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Know the Difference: On-Premise vs. Hybrid vs. Cloud Hosted
The overwhelming majority of enterprise VoIP providers are cloud-based. Also called “hosted,” it means that the provider has their own data center, which they maintain and upgrade. They provide services to thousands, sometimes hundreds of thousands, of businesses, and have the advantages of scale. When it comes to security, redundancy, and energy efficiency, it’s always a good idea to have a team of dedicated professionals working 24/7 for you.
You’re already familiar with hosted services; any time you’ve checked your email, you’ve used a hosted service. Just like Gmail is hosted on Google’s worldwide network of server farms, VoIP providers have their own servers, which connect via switches to the public Internet and traditional phone network. Your VoIP phone will be able to call every land-line, cell phone, and VoIP provider in the world, just like any other phone.
On-premise is, as the name implies, on property that you own. You might have a room or even an entire floor dedicated to running servers in your office building. With an on-premise IP PBX, you have to purchase your own equipment. A major advantage is that you will have lower operating costs once you buy the equipment. Another advantage is that because you have your own team managing it, you have full control over maintaining and securing it, so that work is always done by people that you trust.
When you have your own IP-PBX on-premise, your service is for the SIP trunks, which is the total capacity to connect to outside calls. You can add and change users by purchasing new IP phones, and you don’t have to pay more for the service if you aren’t making more calls. VoIP providers give you the option of “burst pricing,” so if you need to make a high volume of calls suddenly, you can still make those calls and be charged more for it, rather than not be able to make the calls at all. You can be more economical with your plan because you don’t need to plan for that kind of unexpected demand.
A hybrid system is a mix of the two. It’s designed for businesses that have existing TDM infrastructure that still has a lot of value. The existing analog lines will be integrated into a VoIP system, while new buildings and mobile phones will be able to access the cloud.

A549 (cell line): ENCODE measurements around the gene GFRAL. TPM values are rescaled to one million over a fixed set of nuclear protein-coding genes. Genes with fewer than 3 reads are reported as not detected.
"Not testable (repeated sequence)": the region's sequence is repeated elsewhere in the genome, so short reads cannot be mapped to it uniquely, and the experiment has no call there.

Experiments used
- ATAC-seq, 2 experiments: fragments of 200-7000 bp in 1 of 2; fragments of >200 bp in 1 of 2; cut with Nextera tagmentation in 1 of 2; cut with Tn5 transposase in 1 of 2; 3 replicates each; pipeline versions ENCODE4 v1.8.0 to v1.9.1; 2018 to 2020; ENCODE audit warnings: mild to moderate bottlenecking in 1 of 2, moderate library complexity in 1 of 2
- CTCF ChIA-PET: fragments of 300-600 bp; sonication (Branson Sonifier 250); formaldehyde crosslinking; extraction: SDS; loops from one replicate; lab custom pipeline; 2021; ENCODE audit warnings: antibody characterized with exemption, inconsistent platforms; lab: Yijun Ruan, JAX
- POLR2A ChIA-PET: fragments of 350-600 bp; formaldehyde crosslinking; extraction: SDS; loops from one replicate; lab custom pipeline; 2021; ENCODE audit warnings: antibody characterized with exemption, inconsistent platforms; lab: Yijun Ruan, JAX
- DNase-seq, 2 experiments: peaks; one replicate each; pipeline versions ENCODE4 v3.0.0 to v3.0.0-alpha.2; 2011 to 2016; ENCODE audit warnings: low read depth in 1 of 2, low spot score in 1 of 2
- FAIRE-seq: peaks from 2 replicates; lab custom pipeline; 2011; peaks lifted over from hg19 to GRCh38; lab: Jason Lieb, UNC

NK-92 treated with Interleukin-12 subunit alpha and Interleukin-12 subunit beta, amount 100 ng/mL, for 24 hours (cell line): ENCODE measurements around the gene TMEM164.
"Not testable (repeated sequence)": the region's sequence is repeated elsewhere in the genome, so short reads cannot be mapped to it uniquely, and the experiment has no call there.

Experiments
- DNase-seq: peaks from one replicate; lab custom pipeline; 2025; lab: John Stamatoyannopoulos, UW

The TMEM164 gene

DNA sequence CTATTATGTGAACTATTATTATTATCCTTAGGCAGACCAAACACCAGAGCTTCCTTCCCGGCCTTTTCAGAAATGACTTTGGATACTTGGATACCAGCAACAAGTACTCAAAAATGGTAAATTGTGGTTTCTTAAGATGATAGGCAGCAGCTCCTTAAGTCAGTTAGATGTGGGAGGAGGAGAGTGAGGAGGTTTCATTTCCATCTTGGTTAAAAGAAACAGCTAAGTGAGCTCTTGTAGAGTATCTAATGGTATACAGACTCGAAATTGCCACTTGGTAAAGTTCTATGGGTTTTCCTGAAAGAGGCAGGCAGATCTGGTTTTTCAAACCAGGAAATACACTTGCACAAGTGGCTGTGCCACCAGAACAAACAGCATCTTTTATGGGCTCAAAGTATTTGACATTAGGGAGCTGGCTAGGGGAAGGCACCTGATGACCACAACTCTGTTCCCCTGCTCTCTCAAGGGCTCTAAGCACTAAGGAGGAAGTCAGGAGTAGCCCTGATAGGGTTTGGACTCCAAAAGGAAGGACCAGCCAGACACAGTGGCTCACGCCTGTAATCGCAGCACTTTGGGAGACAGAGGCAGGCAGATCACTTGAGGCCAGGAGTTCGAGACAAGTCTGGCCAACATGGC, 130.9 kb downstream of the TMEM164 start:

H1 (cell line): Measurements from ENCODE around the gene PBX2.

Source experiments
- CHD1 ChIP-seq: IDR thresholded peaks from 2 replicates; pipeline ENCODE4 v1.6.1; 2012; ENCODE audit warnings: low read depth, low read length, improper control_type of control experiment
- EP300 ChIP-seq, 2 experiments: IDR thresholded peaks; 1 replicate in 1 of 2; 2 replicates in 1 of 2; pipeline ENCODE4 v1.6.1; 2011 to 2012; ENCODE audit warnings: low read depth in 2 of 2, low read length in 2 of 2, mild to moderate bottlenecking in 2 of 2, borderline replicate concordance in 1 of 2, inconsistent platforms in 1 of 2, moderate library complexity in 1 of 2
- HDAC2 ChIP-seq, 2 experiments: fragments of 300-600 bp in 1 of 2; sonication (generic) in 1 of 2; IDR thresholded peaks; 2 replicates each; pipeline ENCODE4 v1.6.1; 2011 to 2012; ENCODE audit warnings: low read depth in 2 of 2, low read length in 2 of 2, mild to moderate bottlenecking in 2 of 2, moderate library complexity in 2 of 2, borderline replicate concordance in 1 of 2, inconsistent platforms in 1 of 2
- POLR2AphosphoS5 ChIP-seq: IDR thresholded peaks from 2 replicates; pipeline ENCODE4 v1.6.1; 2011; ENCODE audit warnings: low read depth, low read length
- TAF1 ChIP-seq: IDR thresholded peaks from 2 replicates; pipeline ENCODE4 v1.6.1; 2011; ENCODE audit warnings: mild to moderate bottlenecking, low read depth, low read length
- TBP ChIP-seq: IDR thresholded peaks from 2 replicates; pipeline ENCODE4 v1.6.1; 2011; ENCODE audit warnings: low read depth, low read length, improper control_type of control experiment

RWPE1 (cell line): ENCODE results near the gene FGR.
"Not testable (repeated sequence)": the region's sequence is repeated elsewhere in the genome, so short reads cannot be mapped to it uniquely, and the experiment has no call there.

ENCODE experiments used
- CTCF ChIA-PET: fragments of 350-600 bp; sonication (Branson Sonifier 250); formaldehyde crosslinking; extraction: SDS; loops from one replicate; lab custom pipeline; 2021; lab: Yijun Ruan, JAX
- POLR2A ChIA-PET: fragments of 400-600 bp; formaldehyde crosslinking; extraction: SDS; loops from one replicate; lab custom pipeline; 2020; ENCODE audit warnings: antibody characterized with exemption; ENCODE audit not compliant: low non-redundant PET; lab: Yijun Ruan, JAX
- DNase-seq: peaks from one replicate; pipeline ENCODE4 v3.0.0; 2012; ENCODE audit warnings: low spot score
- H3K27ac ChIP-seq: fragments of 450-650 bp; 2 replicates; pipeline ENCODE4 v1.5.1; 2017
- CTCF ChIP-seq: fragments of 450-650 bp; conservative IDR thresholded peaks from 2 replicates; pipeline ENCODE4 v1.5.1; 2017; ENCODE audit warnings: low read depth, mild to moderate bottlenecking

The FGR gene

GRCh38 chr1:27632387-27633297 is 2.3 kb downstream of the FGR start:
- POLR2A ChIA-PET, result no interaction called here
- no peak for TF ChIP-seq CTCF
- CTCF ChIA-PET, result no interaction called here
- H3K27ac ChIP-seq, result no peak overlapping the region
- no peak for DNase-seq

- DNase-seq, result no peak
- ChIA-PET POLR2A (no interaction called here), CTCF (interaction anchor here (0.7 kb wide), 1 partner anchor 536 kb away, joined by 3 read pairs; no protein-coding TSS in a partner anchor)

This is best suited for older buildings that do not have Ethernet plugs available in every office, or a business so large it isn’t practical to replace every phone with an IP phone. One favorite application is to have internal communications in an office continue to use the existing legacy PBX, but connect the different sites via IP. A company with established offices in many different countries would benefit most from this type of solution.
Questions to ask a Prospective Enterprise VoIP Service Provider:
- Why Your Company and Not Another?
For about 90-99% of the service, one VoIP provider is about the same as another. You can expect most of the same features, a similar price point, and hopefully you’ll never need to talk to customer service for any length of time once you get up and running. But the small percent can make a big difference. One provider might have exclusive features, or a special graphic user interface, or a type of app that no one else has. Ask what makes them stand out.
- What Will My First Two Weeks of Enterprise VoIP Look Like?
When you get a new service, you might have so many new features that you’ll get overwhelmed. Focus more on the basics in the first month or two, then look into their web site or YouTube channel to learn more advanced features. You’ll have to set up things like voicemail and the auto-attendant right out of the gate, so make sure you can handle how these features work, because they might be different than the system you’re used to.